Symbols: Anarchy

The anarchy symbol is a very popular symbol among students today. The problem, however, is that most of these students have no idea what the symbol means. Webster defines anarchy as: (1a) absence of government (1b) a state of lawlessness or political disorder due to the absence of governmental authority (2a) absence or denial of any authority or established order.

At its base, this symbol represents a belief or ideal that there be no government involving itself in the affairs of the general public. Those who truly believe in anarchy (in my experience at least) are usually actively involved in rebelling against the government. This is a natural reaction when you think about it. They believe that there should not be any form of government, yet there is. The natural thing for them to do is to take steps toward removing government so that things move more in-line with their belief system.

There is a fundamental problem with this belief system though. There can never truly exist anarchy. There will never be a community where there exists no “governmental figure.” Even in the smallest community of all—the family unit—there will invariably exist one who is the head-honcho. The parents will always exert control over their children, patriarchs will always exert control over the “tribe,” there will always exists rules in small community that must be enforced somehow, etc. There can never truly be a state of anarchy. Can there be a state where there is no formal government, absolutely. And to be fair, it is this goal I think many anarchists would like to see achieved.

From a biblical point of view, there is also never the possibility of anarchy. This is because the universe is under the control of the Creator. Creation itself answers to God (Hebrews 4:13, Revelation 3:14). The Bible also makes it clear that in the grand scheme of things, God is the only real authority in the life of a Christian: “For you granted him [Jesus] authority over all people that he might give eternal life to all those you have given him” John 17:2, NIV (cf. John 5:27, Daniel 7:13-14).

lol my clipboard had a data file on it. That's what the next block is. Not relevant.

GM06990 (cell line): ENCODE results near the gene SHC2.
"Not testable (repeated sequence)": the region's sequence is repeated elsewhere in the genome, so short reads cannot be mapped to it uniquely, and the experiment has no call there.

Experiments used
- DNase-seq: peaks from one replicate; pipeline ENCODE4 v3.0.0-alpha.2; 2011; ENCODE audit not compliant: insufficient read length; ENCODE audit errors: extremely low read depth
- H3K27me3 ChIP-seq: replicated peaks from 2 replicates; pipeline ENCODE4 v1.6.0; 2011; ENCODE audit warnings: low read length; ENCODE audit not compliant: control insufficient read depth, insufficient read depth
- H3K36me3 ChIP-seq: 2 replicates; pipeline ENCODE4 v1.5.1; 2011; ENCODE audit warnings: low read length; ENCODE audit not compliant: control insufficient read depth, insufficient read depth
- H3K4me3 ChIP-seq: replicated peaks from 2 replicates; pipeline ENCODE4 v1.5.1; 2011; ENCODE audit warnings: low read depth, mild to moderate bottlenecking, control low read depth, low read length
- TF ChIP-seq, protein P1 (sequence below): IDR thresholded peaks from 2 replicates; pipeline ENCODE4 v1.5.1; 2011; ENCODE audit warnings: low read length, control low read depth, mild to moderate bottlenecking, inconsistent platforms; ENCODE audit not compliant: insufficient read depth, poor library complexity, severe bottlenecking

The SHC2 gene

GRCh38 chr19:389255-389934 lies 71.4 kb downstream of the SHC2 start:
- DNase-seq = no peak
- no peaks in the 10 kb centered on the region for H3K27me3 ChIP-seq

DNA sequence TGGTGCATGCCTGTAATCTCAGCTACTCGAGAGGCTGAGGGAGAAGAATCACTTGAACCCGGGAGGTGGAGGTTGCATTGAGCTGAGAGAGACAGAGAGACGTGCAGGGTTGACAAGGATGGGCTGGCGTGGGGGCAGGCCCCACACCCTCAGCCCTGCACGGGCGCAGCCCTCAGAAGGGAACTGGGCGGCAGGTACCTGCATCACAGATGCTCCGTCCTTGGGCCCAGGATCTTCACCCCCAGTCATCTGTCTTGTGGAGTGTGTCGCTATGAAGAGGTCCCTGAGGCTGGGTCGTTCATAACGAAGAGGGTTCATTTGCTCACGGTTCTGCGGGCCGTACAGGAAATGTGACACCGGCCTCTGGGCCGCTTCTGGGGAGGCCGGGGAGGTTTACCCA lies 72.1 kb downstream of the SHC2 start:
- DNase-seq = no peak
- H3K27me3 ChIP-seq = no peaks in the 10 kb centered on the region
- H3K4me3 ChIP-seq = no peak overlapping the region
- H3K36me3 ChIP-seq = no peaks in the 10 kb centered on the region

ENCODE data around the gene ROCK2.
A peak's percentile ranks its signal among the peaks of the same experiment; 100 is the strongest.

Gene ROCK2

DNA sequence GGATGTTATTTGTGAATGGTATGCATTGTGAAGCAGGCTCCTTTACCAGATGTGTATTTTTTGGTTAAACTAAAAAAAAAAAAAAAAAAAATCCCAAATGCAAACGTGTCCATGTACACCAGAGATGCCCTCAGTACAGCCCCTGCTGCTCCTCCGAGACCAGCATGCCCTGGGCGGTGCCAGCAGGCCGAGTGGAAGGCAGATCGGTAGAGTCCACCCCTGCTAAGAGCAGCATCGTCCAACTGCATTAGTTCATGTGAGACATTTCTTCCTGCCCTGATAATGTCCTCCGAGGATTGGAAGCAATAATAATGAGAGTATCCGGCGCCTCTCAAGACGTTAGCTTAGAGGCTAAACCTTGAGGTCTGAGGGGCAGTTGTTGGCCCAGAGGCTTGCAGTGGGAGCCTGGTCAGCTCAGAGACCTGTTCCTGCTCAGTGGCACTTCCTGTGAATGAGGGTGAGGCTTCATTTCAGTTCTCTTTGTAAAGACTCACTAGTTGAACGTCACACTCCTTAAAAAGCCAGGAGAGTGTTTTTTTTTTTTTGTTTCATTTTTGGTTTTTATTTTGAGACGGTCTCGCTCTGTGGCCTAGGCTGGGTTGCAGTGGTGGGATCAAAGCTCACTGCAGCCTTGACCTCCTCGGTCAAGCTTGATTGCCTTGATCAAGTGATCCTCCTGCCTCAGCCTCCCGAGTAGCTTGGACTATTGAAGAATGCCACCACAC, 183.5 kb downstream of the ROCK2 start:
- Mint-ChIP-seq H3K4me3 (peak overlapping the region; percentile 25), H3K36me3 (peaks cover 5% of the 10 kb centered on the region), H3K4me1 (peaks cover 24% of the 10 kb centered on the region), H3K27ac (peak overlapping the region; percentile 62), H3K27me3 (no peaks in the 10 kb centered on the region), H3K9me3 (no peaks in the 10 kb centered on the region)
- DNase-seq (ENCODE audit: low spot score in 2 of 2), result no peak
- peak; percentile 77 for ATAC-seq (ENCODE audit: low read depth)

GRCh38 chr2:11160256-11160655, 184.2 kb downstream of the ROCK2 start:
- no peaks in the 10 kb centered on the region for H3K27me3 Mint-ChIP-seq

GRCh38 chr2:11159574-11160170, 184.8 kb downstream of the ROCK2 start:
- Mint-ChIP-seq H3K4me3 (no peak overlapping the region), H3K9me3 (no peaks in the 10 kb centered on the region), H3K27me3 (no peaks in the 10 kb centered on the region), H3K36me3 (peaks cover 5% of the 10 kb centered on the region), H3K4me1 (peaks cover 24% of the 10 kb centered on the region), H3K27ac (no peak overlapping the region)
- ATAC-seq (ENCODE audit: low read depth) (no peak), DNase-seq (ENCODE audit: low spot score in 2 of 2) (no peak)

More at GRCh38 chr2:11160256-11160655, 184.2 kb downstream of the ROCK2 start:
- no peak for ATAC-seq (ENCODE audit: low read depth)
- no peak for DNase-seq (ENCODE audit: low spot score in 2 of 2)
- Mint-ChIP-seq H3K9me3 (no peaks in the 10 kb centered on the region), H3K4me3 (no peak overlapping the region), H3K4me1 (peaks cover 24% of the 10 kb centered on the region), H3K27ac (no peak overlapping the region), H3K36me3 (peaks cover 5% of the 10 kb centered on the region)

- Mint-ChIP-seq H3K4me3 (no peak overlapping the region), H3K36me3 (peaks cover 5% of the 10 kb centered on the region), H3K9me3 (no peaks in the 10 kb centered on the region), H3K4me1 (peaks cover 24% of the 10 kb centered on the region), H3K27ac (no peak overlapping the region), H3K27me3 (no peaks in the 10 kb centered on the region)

The fact that God is the ultimate authority in the life of Christian does not mean that we should actively be rebelling against the government. In fact, the Bible makes it clear that Christians are to submit to the authority of the ruling government (Romans 13:1-2, 1 Peter 2:13, Titus 3:1). On the other hand, we are not to continue to submit to the rule of the government to the point of breaking the commands of God. God does not honor rebellion that is unwarranted (1 Samuel 15:22-23). The rebellion that God honors is when the government would require us to be disobedient to the commands of Scripture—such as Daniel (Daniel 1:8, 6:6-10) or Mordecai (Esther 3:1-3). At this point, it would echo the sentiment of the apostles when they proclaimed in Acts 5:29 “We must obey God rather than men!”

So this symbol runs counter to the very core of Christianity. We do not believe that there should be the absence of any governmental authority, much less the absence of all authority. We believe that God is the highest authority in our lives, but that there are also many other authorities that we must submit to as well. And as long as the government that rules over us is not asking us to submit to rules and regulations that are counter to the Word of God, we should be submissive. Can we disagree with our government? Absolutely. Can we try to change the laws (in America anyways)? Absolutely. But we should go about doing so in a lawful manner and in a manner that displays the love of Christ to the world around us.

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